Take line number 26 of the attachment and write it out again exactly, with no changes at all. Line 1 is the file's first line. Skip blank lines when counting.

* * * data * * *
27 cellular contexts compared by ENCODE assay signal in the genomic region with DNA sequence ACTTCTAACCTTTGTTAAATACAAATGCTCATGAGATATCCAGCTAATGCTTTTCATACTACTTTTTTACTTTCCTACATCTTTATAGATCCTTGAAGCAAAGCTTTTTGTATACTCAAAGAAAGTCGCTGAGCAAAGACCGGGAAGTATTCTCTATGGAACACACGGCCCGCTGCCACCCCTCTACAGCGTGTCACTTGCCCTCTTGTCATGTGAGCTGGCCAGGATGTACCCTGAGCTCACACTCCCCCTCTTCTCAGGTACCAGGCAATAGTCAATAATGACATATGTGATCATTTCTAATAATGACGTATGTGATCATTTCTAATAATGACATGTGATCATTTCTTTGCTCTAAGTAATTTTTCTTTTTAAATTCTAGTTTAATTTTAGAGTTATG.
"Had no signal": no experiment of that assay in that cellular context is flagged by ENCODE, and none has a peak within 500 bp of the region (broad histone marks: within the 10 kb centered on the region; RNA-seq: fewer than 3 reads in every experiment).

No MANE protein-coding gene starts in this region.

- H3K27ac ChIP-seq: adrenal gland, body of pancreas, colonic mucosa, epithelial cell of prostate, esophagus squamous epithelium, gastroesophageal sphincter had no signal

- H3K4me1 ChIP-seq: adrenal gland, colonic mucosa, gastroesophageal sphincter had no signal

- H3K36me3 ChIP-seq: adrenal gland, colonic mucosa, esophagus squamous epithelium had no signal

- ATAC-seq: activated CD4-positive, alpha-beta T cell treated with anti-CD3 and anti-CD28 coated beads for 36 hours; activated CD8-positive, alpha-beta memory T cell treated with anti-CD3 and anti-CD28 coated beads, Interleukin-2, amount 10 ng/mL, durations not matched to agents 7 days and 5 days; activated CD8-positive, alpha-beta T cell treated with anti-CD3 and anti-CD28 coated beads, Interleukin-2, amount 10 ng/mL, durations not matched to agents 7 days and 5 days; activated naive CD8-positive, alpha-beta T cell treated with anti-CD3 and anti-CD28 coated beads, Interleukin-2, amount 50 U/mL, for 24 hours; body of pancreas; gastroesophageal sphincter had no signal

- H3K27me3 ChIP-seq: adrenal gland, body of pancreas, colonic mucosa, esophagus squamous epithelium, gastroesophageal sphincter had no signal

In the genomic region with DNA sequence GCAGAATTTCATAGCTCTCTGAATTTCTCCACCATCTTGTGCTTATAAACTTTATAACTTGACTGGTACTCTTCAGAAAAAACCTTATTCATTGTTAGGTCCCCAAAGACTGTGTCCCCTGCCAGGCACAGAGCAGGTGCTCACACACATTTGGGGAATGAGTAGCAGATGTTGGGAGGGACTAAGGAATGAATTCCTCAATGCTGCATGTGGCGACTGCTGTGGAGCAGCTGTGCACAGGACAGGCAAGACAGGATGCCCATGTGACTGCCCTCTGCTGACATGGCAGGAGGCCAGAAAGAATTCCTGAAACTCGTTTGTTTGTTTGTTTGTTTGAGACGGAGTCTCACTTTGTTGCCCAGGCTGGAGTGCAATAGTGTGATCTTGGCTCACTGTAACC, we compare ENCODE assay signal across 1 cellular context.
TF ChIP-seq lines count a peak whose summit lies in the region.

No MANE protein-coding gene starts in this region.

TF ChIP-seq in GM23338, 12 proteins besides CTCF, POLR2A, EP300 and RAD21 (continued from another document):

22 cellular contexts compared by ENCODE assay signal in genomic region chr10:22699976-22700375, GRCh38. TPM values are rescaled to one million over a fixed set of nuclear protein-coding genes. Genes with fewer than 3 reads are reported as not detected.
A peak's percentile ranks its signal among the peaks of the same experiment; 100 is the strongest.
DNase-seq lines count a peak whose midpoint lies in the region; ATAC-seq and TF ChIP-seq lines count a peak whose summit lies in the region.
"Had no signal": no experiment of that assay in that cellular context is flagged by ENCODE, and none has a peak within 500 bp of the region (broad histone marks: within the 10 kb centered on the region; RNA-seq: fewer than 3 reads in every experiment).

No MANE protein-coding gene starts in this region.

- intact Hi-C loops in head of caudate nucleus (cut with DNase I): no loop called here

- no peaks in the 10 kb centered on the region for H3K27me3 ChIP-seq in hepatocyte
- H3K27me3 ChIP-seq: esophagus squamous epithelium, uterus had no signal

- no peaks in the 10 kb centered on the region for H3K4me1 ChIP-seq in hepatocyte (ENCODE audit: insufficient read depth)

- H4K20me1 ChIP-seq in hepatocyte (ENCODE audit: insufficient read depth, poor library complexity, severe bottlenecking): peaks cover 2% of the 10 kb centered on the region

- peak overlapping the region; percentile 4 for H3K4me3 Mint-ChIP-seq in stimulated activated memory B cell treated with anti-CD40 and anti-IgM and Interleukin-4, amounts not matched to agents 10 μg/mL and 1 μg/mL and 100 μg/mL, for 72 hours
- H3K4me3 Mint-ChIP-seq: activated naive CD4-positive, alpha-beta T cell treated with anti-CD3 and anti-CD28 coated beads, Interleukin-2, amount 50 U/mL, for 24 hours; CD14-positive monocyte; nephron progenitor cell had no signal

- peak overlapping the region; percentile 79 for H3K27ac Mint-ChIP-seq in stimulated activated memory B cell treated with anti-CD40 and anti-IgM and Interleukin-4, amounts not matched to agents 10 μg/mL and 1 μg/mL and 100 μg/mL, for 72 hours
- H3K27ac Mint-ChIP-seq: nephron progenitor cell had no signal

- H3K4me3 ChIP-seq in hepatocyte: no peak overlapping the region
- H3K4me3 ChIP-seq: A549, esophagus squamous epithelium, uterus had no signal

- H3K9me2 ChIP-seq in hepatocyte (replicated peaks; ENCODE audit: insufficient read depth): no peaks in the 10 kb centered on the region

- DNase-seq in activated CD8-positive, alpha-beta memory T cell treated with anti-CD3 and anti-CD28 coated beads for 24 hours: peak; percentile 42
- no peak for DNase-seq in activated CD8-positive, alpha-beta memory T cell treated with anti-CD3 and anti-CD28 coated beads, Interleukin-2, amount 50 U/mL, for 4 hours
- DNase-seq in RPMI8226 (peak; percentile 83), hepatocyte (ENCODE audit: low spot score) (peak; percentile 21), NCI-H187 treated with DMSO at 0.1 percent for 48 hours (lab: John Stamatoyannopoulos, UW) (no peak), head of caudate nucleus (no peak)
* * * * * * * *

- H3K27ac Mint-ChIP-seq: nephron progenitor cell had no signal